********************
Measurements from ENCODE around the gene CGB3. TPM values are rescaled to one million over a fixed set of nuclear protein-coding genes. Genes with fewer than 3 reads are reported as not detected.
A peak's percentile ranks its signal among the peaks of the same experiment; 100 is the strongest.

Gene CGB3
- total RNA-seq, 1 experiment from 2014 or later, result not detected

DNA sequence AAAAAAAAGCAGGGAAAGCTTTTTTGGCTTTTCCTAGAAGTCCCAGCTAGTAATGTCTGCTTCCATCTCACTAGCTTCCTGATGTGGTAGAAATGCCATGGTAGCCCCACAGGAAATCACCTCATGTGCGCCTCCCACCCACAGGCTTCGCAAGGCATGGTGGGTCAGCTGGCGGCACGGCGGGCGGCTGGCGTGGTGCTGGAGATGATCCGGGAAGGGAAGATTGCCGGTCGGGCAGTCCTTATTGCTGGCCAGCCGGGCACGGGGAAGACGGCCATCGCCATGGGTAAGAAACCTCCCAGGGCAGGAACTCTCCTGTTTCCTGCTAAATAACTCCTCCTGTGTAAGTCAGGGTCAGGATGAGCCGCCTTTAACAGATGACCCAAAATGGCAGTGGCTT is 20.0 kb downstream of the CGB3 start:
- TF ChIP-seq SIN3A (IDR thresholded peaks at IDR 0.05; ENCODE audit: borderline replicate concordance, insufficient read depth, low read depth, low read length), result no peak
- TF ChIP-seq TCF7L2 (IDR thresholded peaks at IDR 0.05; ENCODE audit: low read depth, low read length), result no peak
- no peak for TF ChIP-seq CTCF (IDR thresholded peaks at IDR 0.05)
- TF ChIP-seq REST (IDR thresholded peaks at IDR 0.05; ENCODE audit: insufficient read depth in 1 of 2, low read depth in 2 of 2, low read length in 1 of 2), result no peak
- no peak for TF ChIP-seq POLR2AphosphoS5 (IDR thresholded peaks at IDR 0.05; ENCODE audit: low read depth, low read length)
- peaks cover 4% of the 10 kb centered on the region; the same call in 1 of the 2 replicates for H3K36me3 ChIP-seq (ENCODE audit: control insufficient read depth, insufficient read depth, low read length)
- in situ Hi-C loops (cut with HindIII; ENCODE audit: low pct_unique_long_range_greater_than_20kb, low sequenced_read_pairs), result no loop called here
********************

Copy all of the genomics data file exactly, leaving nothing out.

Measurements from ENCODE around the gene CGB3. TPM values are rescaled to one million over a fixed set of nuclear protein-coding genes. Genes with fewer than 3 reads are reported as not detected.
A peak's percentile ranks its signal among the peaks of the same experiment; 100 is the strongest.

Gene CGB3
- total RNA-seq, 1 experiment from 2014 or later, result not detected

DNA sequence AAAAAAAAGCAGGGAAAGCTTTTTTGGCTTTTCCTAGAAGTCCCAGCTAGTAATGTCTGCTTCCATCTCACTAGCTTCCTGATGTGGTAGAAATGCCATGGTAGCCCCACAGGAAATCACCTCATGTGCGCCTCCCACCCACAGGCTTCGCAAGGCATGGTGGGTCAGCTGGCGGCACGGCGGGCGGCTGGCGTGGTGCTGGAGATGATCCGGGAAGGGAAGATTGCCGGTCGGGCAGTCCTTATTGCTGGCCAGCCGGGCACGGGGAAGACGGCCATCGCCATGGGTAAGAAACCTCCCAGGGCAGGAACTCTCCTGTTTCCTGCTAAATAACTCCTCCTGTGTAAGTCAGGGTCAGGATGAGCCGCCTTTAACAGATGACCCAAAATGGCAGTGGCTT is 20.0 kb downstream of the CGB3 start:
- TF ChIP-seq SIN3A (IDR thresholded peaks at IDR 0.05; ENCODE audit: borderline replicate concordance, insufficient read depth, low read depth, low read length), result no peak
- TF ChIP-seq TCF7L2 (IDR thresholded peaks at IDR 0.05; ENCODE audit: low read depth, low read length), result no peak
- no peak for TF ChIP-seq CTCF (IDR thresholded peaks at IDR 0.05)
- TF ChIP-seq REST (IDR thresholded peaks at IDR 0.05; ENCODE audit: insufficient read depth in 1 of 2, low read depth in 2 of 2, low read length in 1 of 2), result no peak
- no peak for TF ChIP-seq POLR2AphosphoS5 (IDR thresholded peaks at IDR 0.05; ENCODE audit: low read depth, low read length)
- peaks cover 4% of the 10 kb centered on the region; the same call in 1 of the 2 replicates for H3K36me3 ChIP-seq (ENCODE audit: control insufficient read depth, insufficient read depth, low read length)
- in situ Hi-C loops (cut with HindIII; ENCODE audit: low pct_unique_long_range_greater_than_20kb, low sequenced_read_pairs), result no loop called here